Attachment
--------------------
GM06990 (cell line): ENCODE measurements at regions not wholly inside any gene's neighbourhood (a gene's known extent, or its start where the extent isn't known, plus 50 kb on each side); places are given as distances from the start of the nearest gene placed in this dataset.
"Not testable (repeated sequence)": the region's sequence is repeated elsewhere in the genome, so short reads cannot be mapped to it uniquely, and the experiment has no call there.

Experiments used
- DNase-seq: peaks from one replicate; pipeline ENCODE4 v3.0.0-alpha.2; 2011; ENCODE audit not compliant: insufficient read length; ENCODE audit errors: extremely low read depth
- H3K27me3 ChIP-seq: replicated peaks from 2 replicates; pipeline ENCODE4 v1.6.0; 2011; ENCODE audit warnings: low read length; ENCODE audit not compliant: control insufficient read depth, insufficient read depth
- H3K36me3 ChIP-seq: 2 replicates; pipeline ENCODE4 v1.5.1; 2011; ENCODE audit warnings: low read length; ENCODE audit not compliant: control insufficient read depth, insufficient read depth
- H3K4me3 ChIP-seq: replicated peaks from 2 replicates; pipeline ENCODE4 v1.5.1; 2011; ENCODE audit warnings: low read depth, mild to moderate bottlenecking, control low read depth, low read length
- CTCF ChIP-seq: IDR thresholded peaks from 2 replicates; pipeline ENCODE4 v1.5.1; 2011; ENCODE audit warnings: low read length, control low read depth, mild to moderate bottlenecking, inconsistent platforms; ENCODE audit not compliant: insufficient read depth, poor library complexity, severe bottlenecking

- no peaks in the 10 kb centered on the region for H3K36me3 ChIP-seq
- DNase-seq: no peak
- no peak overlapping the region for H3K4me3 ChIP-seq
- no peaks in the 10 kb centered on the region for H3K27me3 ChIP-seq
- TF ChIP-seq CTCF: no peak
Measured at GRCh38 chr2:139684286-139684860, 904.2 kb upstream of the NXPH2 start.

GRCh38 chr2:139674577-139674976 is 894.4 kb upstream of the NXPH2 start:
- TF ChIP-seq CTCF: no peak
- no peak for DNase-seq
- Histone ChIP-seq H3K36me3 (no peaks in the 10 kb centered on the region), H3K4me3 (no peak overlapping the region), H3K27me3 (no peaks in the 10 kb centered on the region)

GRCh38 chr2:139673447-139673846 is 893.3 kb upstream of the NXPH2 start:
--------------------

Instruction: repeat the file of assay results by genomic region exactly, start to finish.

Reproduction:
GM06990 (cell line): ENCODE measurements at regions not wholly inside any gene's neighbourhood (a gene's known extent, or its start where the extent isn't known, plus 50 kb on each side); places are given as distances from the start of the nearest gene placed in this dataset.
"Not testable (repeated sequence)": the region's sequence is repeated elsewhere in the genome, so short reads cannot be mapped to it uniquely, and the experiment has no call there.

Experiments used
- DNase-seq: peaks from one replicate; pipeline ENCODE4 v3.0.0-alpha.2; 2011; ENCODE audit not compliant: insufficient read length; ENCODE audit errors: extremely low read depth
- H3K27me3 ChIP-seq: replicated peaks from 2 replicates; pipeline ENCODE4 v1.6.0; 2011; ENCODE audit warnings: low read length; ENCODE audit not compliant: control insufficient read depth, insufficient read depth
- H3K36me3 ChIP-seq: 2 replicates; pipeline ENCODE4 v1.5.1; 2011; ENCODE audit warnings: low read length; ENCODE audit not compliant: control insufficient read depth, insufficient read depth
- H3K4me3 ChIP-seq: replicated peaks from 2 replicates; pipeline ENCODE4 v1.5.1; 2011; ENCODE audit warnings: low read depth, mild to moderate bottlenecking, control low read depth, low read length
- CTCF ChIP-seq: IDR thresholded peaks from 2 replicates; pipeline ENCODE4 v1.5.1; 2011; ENCODE audit warnings: low read length, control low read depth, mild to moderate bottlenecking, inconsistent platforms; ENCODE audit not compliant: insufficient read depth, poor library complexity, severe bottlenecking

- no peaks in the 10 kb centered on the region for H3K36me3 ChIP-seq
- DNase-seq: no peak
- no peak overlapping the region for H3K4me3 ChIP-seq
- no peaks in the 10 kb centered on the region for H3K27me3 ChIP-seq
- TF ChIP-seq CTCF: no peak
Measured at GRCh38 chr2:139684286-139684860, 904.2 kb upstream of the NXPH2 start.

GRCh38 chr2:139674577-139674976 is 894.4 kb upstream of the NXPH2 start:
- TF ChIP-seq CTCF: no peak
- no peak for DNase-seq
- Histone ChIP-seq H3K36me3 (no peaks in the 10 kb centered on the region), H3K4me3 (no peak overlapping the region), H3K27me3 (no peaks in the 10 kb centered on the region)

GRCh38 chr2:139673447-139673846 is 893.3 kb upstream of the NXPH2 start: